Ted Wass stars as New York City police sergeant Clifton Sleigh, who ends up getting selected by an Interpol computer that is choosing the second-best sleuth in the world to use to find the missing best sleuth, Inspector Clouseau. Except Sleigh isn’t the best, as Chief Inspector Dreyfus (Herbert Lom) deliberately sabotaged the computer to try to find the worst and assure the whereabouts of Clouseau remains a mystery. Meanwhile, Clouseau is still alive in the care of health spa operator Countess Chandra (Joanna Lumley), who aims to change his looks through plastic surgery. Meanwhile, the criminal element of the French underworld tries to take out Sleigh before he can find success in bringing their nemesis back, Inspector Clouseau. Blake Edwards co-writes and directs this attempt to continue the Pink Panther series beyond the death of star Peter Sellers.
Monthly Archives: November 2019
Trail of the Pink Panther is a film done nearly two years after the death of Pink Panther franchise star Peter Sellers, compiling the best clips and unused outtakes from prior films, along with new material to hang together a plot around the. That plot involves the theft of the infamous and priceless Pink Panther diamond from the fictional country of Lugash, and Chief Inspector Clouseau, at the request of the president of Lugash, is brought in yet again to investigate its whereabouts, against the wishes of Commissioner Dreyfus. In the course of the globe-hopping investigation, a plane carrying Clouseau goes down into the ocean, where it is presumed he might have finally met his fate. A television reporter is called forth to talk to those who knew Clouseau well, from co-workers to those he helped put away, as well as those who knew of his activities prior to joining the police, from his childhood upbringing to becoming a resistance fighter for France in World War II. Herbert Lom, Joanna Lumley, David Niven, and Robert Loggia also appear. Blake Edwards directs.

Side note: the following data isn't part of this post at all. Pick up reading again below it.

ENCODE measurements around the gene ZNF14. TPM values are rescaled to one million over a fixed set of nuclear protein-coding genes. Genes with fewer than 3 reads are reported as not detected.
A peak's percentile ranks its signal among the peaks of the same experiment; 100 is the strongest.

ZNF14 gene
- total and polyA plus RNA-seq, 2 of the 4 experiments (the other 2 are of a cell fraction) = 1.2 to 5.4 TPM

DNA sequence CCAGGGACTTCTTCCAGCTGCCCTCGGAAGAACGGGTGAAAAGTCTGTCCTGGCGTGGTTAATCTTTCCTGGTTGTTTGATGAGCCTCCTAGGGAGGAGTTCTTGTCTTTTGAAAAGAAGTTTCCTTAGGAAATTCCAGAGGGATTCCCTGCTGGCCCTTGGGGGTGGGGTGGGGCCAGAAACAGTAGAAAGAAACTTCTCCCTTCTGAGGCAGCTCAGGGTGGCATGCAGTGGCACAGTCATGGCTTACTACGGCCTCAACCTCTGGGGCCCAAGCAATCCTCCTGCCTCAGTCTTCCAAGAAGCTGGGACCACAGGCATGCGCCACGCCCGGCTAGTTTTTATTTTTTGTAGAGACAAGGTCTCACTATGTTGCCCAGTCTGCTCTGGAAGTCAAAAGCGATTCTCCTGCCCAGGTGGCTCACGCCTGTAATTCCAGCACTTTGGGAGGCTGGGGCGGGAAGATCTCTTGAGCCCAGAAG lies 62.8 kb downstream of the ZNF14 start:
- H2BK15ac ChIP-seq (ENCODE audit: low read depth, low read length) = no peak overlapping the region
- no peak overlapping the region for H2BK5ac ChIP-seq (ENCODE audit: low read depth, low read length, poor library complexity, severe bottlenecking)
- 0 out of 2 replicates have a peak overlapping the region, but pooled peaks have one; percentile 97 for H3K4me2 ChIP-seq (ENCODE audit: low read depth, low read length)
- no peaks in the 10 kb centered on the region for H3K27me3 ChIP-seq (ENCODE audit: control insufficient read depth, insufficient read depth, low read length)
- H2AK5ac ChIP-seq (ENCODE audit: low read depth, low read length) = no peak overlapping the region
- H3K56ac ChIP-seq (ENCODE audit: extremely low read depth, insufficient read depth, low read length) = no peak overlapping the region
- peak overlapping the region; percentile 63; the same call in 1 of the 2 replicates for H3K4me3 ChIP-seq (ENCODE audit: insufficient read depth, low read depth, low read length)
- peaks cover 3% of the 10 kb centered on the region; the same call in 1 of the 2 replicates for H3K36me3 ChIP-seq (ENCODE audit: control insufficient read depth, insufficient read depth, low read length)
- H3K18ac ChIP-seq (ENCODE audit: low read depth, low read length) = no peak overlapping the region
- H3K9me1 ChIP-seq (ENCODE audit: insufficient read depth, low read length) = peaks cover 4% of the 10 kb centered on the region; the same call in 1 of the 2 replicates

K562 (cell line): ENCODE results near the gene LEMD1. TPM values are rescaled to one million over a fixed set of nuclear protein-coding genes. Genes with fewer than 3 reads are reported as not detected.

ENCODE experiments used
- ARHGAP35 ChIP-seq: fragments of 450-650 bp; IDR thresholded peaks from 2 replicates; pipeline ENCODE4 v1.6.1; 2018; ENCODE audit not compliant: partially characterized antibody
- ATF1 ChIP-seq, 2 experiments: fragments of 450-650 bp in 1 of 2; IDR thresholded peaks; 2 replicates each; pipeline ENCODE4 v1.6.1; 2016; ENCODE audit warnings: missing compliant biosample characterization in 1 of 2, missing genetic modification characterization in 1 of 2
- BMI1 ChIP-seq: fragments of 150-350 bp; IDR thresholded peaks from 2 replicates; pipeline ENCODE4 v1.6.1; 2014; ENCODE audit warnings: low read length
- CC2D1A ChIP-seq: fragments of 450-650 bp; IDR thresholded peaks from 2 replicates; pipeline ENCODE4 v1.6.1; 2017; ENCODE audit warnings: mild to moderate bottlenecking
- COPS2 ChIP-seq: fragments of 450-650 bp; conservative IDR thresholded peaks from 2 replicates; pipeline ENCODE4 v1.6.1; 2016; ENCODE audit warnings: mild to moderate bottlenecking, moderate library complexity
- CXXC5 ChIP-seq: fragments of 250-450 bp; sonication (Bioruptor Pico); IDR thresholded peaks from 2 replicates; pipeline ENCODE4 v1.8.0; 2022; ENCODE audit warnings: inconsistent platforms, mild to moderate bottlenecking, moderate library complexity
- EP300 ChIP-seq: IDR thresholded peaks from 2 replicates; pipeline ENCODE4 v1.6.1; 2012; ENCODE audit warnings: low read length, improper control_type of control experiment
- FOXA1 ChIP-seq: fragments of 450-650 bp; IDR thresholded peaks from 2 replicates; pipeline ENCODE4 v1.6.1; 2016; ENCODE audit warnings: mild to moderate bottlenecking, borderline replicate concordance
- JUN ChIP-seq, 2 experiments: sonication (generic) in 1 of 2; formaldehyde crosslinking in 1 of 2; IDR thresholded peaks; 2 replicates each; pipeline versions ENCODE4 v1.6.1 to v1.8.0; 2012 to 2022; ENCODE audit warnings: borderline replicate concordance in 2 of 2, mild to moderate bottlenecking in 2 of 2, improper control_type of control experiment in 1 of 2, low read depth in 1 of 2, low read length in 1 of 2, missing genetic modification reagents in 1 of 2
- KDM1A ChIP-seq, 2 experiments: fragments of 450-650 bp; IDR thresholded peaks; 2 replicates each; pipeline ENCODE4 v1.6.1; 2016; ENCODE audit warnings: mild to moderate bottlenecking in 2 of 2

John Candy plays Harry Crumb, the bumbling son who never quite lived up to the reputation of his sleuthing father and grandfather in his family’s long-standing detective agency. Instead of running the company, he’s been relegated to being a lowly trainee as their Tulsa office. Ineptitude is just what the CEO of the company, Eliot Draisen (Jeffrey Jones), in Los Angeles wants from an investigator for reasons of his own. Draisen flies out Crumb to Los Angeles to crack the case involving the kidnapping and ransom of Jennifer Downing, the beautiful heiress daughter of P.D. Downing (Barry Corbin) and his philandering new wife Helen (Annie Potts). Crumb begins to use his penchant for disguises to get to the bottom of things.
Fletch (Chevy Chase) quits his job as an investigative reporter when he learns he has inherited his aunt’s expansive plantation estate in Louisiana called Belle Isle. Unfortunately, he arrives to find that the property is completely run down through many years of lack of upkeep, though there are offers for the land from mysterious sources. When the executor of the will ends up dead in Fletch’s bed, he becomes the top suspect in the murder. He soon learns that the reason for foul play is likely because someone out there desperately wants Fletch off of the property, with the main suspect being a local television evangelist Jimmy Lee Farnsworth (R. Lee Ermey), who has plans for the land to expand his Bible-based theme park. Fletch decides to put his nose for sleuthing to good use to get to the bottom of who wants the land bad enough to be willing to kill for it, and why. Michael Ritchie returns to direct this sequel to 1985’s Fletch.
Chevy Chase plays a Los Angeles Times investigative reporter named Irwin M. Fletcher (he prefers to be called by his nickname, “Fletch”) under the pseudonym of Jane Doe. While working undercover trying to uncover the secret to a major beachside drug ring, Fletch is approached by a wealthy businessman named Alan Stanwyk (Tim Matheson) who thinks he is a transient and makes him an offer of $50,000 to kill him. The story is that he has bone cancer and doesn’t want to be around to enjoy the most painful aspects of the disease and wants his wife to get the insurance on it by getting killed. Sensing another scoop, Fletch agrees and soon learns that the two stories he is covering are almost one and the same. Michael Ritchie directs this silly but witty comedy.